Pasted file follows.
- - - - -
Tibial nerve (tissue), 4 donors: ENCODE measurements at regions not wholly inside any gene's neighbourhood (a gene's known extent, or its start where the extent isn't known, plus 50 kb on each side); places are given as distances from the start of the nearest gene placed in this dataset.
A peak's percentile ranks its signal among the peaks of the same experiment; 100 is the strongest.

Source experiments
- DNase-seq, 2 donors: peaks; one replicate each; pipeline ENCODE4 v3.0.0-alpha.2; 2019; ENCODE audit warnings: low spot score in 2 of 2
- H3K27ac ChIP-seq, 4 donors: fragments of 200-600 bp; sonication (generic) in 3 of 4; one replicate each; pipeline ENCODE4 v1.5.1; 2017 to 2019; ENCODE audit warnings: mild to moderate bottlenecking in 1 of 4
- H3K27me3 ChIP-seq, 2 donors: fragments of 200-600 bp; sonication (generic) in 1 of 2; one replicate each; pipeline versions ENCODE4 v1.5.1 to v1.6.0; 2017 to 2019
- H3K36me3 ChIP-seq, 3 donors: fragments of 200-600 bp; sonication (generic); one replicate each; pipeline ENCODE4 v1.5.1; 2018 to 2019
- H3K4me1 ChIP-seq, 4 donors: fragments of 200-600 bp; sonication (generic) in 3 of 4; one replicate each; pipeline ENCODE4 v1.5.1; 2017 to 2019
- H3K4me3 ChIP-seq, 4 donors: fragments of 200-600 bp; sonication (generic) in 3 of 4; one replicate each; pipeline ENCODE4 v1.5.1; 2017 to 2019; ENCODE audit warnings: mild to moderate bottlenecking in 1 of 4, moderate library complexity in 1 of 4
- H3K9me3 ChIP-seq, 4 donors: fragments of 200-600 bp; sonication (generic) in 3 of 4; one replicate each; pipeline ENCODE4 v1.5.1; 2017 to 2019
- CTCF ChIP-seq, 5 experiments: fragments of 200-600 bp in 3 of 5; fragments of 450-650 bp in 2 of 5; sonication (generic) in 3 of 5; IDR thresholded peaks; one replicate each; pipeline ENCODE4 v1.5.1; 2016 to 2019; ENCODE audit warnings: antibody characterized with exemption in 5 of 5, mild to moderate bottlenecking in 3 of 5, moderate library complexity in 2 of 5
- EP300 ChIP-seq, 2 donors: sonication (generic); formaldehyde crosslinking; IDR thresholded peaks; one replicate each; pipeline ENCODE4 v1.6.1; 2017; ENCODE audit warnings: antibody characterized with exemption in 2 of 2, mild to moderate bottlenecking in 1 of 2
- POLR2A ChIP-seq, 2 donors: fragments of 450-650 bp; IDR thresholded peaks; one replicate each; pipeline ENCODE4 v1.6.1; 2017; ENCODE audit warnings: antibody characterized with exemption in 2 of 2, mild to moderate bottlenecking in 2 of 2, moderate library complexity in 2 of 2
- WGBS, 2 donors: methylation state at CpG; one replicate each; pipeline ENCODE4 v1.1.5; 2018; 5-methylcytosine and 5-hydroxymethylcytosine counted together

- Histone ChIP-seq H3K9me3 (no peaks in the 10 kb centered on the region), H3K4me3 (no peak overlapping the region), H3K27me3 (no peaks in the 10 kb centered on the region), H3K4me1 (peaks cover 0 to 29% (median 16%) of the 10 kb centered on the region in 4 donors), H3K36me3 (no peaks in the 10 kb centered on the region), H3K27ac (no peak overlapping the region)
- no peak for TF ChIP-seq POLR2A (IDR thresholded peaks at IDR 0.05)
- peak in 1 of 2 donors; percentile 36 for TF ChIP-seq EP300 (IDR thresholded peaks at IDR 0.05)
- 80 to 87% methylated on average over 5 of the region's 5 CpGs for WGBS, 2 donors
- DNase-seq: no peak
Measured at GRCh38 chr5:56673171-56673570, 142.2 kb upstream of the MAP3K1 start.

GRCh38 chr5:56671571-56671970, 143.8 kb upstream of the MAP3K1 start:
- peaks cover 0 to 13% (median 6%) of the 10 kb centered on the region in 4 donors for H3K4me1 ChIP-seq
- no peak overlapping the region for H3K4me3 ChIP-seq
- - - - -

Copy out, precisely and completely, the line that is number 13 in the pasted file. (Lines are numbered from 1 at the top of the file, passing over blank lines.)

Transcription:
- POLR2A ChIP-seq, 2 donors: fragments of 450-650 bp; IDR thresholded peaks; one replicate each; pipeline ENCODE4 v1.6.1; 2017; ENCODE audit warnings: antibody characterized with exemption in 2 of 2, mild to moderate bottlenecking in 2 of 2, moderate library complexity in 2 of 2